LABAF 23.0: Preserving libraries and resource centres in Nigeria – Opeyemi Ajao

The Lagos Book and Arts Festival (LABAF) continued on Thursday 18 November at Freedom Park, Lagos with the theme “A Fork in the Road’”. The programme had its ninth Publishers’ Forum in conjunction with Quramo Publishing with the first session beginning at 10 am. The synopsis of the event, a convergence of Publishers, Booksellers/Dealers/Writers/Readers on new strategies for effective, wide distribution of books across Nigeria, part of the programme dealing with the issue was the sub-theme: Distilling the proposed National Books Distribution Company, Library Bill of Rights; and the rising number of Book Clubs across the country. 

The theme of the second session of the event was “Role of Library and Resource Centres in getting Books to Readers” and was moderated by Mr. Richard Mammah, The President of the Network of Book Clubs and Reading Promoters (NBRP), who led the opening session and introduced members of the panel and spoke of the terrible state of libraries and resource centres in the country and called on stakeholders to unite in bringing back the glory days when it was fun to walk into one without regrets. Following his speech, he introduced members of the panel such as Nkem Osuigwe (African Library Information Association Institution (AFLIA), Gbadega Adedapo, (Chairman, Nigerian Book Fair Trust), Princess Irede Abumere, (Convener, The Sunshine Book Club), Amara Chimeka (Publisher, Purple Shelves), Funmi Ilori, (Founder/CEO, i-Read Mobile Library) and Ademola Adefolami, (Writer and Literary Activist).

The first to speak was Mrs Osuigwe (via Zoom) who spoke of a passion of book chains in the country as well as books being translated in different languages. She described a library as a place of ideas, creativity, history and imaginative thoughts, culture, past, present and future and information as well involving social changes and movement. She condemned politicians for trying to suppress the freedom of ideas because they considered the libraries as dangerous, whereas the library is a place of ideas. She expressed sadness that the government did not deem it fit to provide palliatives to the country’s creative industry during the Covid-19 pandemic. 

“The government did not consider giving palliative to the creative industry. Libraries are stepping stones that will get you to the other side and provide you with a formal and an informal education,’’ she said. She considered libraries as sources of information and showed her support for them and resource centres who gave their disapproval of having their books pirated by persons and suggested buying them from bookshops. 

She mentioned her first visit to a library in Enugu where different types of books including, the Bible, Quran, Encyclopedia, etc. were available. 

“Reading can help a person to either judge and get more personal,” she said  recalling how Professsors Chukwuemeka Ike and Orimolade ensured that books and other materials were available. She also mentioned the challenges she faced as the chairman of the Anambra State chapter of the National Library of Nigeria, which were the difficulties of buying books and resource materials, libraries not engaging enough with stakeholders, and non-applications of grants from major organisations. She however commended some non-governmental organisations for donating books to some libraries and schools. She asked what the future may hold for libraries as well as writing and book-making including the possibility that children could gain access to libraries when it came to books and viewing them as a reality.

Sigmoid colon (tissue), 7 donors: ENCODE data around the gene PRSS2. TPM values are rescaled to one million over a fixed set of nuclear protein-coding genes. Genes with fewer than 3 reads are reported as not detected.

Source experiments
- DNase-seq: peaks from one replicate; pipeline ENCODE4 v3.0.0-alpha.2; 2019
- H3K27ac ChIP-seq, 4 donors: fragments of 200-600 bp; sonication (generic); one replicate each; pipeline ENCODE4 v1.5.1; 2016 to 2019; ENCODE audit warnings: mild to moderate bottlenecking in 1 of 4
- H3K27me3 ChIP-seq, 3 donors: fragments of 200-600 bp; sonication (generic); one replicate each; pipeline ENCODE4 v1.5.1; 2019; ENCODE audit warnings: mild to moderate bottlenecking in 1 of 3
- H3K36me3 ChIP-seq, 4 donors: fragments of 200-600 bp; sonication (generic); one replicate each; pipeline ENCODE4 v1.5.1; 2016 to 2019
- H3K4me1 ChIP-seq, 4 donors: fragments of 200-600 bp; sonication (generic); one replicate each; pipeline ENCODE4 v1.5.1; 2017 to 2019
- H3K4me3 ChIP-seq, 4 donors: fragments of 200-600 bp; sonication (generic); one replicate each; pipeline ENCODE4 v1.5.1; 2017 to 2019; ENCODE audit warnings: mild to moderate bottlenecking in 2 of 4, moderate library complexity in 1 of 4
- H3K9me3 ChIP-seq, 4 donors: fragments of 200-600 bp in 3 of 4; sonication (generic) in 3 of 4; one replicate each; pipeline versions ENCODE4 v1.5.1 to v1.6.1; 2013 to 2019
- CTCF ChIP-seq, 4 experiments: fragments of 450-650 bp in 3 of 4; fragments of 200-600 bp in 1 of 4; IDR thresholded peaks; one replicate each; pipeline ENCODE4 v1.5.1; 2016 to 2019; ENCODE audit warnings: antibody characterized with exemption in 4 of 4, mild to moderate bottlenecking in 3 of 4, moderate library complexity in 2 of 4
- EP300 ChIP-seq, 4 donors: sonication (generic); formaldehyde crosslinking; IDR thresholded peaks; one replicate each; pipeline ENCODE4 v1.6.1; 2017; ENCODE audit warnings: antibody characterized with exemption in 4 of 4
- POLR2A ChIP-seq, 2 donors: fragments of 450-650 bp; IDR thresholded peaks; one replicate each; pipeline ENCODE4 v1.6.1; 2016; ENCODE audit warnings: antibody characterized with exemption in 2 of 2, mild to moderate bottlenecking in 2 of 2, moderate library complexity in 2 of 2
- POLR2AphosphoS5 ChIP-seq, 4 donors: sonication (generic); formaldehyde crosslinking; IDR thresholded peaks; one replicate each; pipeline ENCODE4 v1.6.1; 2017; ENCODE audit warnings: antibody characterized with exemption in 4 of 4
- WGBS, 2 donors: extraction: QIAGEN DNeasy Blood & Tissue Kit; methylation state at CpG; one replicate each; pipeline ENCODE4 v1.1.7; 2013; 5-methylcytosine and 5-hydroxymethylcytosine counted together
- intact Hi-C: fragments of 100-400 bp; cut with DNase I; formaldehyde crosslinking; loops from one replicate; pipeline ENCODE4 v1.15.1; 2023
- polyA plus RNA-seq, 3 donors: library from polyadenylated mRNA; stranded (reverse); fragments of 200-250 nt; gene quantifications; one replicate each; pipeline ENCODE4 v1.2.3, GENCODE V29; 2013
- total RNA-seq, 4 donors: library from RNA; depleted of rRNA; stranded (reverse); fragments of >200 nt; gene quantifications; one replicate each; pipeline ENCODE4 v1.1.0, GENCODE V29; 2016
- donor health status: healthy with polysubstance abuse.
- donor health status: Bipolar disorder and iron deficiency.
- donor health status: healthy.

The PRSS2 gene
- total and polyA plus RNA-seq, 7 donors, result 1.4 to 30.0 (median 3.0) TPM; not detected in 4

Mrs Osuigwe advised parents, celebrities and corporate firms to invest in books and give to children from a certain age upward as well as donating to schools.  

Thereafter, Mr Adedapo gave his own thoughts about libraries as resource centres and the interest of children in reading books about animals, tools, software, materials and social media. He stated that interest may vary and called on stakeholders to change the narrative (a child or adult losing interest in going to the library to read). He urged publishers to establish book clubs in each parts of the country. 

On the issue of piracy and the failure of the government to establish a policy to tackle it, he called on book publishers to approach the government in creating one and ensure that a law against it was put in place. He hoped to see people having a passion for books as well as a book ecosystem. 

Others who spoke at the event included writer, Ms Ilori, who spoke on the role of books in the lives of children and also repeated calls by Osuigwe in advising parents to invest in books and calling on parents to set up book clubs. She spoke of libraries as vibrant spaces and the interest in English and the indigenous languages and demanded for an inclusion of indigenous books in the country. The rest that followed included Adefolami, who spoke via Zoom and asked if there would be a synergy between libraries and book clubs as well as getting books to a library for the ecosystem and believing that writers were at the mercy of publishers. 

Both Abumere and Chimeka believe that the country was struggling with illiteracy and mentioned the lack of glamour to promote events in libraries and non-involvement of libraries in getting books to schools. 

Towards the end of the session, the panel urged those in the education sector and local government councils to be involved in expanding the lifespan of the libraries within them and ensuring that they were kept alive as well as bringing glamour and promoting events and the preservation of the reading culture.

The session came to a close with a goodwill message from Prof. Abioye who commended the organisers for bringing attention of books to new readers and a closing remark by Pa Oluoye.


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